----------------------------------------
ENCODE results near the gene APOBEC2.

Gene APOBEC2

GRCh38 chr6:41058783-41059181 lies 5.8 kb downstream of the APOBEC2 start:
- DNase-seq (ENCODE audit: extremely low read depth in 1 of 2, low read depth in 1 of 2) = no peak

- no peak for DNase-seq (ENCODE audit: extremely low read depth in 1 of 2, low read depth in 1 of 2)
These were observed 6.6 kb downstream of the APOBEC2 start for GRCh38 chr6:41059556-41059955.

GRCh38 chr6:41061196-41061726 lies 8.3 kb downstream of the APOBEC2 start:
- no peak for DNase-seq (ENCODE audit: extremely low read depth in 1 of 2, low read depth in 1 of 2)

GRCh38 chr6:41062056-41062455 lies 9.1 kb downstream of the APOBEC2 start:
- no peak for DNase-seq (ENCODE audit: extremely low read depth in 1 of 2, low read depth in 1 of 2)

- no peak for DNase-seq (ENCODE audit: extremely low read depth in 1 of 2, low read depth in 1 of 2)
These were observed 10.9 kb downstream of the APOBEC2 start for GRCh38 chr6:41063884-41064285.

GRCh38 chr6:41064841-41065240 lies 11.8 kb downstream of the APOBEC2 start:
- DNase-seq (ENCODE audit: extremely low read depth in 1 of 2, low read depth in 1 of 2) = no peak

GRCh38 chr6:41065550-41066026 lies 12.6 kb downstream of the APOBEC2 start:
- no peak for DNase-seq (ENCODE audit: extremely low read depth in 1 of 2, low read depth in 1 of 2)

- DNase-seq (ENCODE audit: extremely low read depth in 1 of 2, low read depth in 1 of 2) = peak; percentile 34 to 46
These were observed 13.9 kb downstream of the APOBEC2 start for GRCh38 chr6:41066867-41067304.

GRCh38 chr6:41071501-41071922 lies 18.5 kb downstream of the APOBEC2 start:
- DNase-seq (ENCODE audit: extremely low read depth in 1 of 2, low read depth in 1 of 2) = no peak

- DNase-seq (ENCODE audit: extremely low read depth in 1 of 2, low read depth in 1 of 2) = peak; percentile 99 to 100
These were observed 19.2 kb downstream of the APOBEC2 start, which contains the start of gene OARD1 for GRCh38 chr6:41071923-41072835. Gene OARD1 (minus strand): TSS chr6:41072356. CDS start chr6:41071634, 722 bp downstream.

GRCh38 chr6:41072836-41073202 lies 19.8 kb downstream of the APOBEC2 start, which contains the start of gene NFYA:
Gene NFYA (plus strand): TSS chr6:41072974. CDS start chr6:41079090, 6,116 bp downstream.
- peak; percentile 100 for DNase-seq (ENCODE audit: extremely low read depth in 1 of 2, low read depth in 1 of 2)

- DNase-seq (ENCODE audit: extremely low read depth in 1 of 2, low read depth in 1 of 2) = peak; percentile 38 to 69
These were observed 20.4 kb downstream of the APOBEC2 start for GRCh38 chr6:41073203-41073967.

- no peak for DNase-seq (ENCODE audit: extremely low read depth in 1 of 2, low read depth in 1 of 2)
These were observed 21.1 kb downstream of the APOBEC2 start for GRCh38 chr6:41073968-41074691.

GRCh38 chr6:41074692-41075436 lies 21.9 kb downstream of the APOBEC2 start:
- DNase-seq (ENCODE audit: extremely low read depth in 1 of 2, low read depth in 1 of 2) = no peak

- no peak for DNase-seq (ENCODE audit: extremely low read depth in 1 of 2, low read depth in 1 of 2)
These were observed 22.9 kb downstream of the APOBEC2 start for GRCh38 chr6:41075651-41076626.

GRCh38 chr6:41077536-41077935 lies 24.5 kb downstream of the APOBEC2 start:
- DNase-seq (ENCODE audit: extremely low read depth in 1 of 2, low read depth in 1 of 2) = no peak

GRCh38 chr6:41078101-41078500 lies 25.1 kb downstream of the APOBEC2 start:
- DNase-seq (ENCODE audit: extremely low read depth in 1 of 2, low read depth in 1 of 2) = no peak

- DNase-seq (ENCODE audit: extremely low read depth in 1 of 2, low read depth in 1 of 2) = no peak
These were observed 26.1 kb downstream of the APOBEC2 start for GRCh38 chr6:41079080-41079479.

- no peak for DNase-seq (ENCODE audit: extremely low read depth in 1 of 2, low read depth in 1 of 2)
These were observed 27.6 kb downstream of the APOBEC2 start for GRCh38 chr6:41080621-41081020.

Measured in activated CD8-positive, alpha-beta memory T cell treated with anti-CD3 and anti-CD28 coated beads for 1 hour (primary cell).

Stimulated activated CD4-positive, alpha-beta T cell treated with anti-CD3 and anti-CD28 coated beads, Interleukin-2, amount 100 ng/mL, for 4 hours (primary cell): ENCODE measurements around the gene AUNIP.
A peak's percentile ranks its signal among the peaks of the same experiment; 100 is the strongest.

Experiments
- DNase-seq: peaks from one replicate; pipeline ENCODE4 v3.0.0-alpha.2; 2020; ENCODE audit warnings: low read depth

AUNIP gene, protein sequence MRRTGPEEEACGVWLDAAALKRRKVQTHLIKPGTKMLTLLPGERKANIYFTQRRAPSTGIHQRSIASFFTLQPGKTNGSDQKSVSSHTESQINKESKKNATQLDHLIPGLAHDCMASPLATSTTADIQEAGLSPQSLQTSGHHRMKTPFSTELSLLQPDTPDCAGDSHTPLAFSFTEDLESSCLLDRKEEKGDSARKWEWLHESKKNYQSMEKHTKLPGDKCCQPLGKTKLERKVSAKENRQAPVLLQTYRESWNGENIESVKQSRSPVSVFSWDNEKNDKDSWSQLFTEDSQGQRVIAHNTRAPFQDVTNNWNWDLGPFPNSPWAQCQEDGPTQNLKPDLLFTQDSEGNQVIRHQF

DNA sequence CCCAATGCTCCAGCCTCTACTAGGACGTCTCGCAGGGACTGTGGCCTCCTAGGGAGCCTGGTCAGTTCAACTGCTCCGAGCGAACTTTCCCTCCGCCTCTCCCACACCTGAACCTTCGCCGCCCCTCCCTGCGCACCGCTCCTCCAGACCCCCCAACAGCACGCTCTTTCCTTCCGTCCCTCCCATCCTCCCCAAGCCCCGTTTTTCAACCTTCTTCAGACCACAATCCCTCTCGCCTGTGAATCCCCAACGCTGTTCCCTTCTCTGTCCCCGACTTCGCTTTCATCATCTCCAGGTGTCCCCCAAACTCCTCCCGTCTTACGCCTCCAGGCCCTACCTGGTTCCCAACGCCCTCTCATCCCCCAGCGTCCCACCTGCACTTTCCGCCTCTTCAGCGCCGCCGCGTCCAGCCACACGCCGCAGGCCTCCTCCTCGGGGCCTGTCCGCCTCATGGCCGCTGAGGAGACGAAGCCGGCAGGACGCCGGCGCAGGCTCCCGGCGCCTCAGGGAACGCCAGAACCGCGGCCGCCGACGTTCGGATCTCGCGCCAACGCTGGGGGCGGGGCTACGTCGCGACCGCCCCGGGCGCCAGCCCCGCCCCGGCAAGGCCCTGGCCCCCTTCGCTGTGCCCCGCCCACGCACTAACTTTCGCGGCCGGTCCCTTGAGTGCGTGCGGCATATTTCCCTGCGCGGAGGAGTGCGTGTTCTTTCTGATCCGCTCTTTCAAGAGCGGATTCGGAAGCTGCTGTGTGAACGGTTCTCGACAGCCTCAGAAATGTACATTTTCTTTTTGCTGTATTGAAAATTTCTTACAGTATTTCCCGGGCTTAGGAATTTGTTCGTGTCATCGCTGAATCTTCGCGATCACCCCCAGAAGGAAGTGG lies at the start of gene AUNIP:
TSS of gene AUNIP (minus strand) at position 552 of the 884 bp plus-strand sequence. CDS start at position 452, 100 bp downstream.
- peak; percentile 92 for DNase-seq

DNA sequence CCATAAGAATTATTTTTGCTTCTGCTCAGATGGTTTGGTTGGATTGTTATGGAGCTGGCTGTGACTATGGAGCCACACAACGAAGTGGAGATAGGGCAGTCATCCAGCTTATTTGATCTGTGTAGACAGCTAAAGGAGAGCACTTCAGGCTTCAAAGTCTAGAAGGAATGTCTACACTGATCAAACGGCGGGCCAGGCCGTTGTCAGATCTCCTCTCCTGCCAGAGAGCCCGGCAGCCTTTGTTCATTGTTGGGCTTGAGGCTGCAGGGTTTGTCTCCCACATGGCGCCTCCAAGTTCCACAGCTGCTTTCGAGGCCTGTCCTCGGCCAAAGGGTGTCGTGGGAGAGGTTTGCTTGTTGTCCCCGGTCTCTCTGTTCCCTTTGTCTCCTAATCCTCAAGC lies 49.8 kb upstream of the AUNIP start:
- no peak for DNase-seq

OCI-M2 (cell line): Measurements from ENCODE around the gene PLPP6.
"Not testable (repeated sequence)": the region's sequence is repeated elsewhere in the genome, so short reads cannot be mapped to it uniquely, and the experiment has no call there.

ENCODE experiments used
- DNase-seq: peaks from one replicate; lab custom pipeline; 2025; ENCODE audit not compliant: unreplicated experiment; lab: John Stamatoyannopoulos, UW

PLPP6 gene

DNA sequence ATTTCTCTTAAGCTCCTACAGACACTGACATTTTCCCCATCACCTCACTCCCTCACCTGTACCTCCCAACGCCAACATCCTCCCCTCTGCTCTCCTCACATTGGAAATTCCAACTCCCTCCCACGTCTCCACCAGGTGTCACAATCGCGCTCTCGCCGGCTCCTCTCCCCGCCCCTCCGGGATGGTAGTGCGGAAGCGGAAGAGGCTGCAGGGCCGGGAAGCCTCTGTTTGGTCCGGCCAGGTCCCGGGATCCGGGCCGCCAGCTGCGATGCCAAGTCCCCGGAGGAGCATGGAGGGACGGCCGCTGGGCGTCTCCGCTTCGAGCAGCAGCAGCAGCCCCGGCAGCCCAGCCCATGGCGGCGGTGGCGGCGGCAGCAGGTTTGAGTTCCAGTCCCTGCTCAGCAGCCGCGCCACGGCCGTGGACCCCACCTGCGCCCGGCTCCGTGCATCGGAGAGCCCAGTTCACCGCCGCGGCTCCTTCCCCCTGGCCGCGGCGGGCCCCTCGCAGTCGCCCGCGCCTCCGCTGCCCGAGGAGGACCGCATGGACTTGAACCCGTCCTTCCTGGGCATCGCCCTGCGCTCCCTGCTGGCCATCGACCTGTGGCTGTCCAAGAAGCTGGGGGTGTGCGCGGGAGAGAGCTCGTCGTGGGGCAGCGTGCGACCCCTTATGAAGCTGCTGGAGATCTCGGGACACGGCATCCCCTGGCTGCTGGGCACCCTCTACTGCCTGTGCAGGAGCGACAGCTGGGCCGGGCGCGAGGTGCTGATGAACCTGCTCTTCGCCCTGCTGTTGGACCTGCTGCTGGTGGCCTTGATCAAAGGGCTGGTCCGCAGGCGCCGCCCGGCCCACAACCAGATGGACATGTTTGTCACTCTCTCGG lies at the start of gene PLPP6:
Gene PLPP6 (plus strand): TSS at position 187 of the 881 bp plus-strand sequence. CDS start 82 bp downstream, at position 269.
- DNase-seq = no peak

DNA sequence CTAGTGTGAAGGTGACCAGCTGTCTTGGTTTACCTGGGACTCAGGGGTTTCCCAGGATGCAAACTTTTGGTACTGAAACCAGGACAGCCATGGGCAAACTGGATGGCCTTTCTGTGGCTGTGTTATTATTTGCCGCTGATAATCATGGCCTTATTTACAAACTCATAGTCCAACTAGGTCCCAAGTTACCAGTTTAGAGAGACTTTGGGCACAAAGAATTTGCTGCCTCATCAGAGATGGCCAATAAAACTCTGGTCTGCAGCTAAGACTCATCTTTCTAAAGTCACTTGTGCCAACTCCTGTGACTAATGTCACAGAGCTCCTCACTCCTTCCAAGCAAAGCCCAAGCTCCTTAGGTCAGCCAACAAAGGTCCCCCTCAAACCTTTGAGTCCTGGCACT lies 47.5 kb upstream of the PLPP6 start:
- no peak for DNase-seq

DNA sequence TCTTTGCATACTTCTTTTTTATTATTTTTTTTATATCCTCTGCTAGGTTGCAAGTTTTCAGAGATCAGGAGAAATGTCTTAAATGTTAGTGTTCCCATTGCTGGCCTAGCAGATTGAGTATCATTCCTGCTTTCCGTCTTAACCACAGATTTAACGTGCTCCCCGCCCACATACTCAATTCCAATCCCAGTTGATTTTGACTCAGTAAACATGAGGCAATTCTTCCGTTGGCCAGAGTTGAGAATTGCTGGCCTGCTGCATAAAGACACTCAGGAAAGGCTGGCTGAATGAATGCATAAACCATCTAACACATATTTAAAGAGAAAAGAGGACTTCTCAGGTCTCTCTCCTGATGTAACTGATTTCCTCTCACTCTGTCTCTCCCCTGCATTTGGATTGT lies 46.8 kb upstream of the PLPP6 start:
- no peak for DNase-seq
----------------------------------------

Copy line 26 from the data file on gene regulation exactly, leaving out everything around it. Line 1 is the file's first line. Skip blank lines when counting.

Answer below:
- DNase-seq (ENCODE audit: extremely low read depth in 1 of 2, low read depth in 1 of 2) = peak; percentile 38 to 69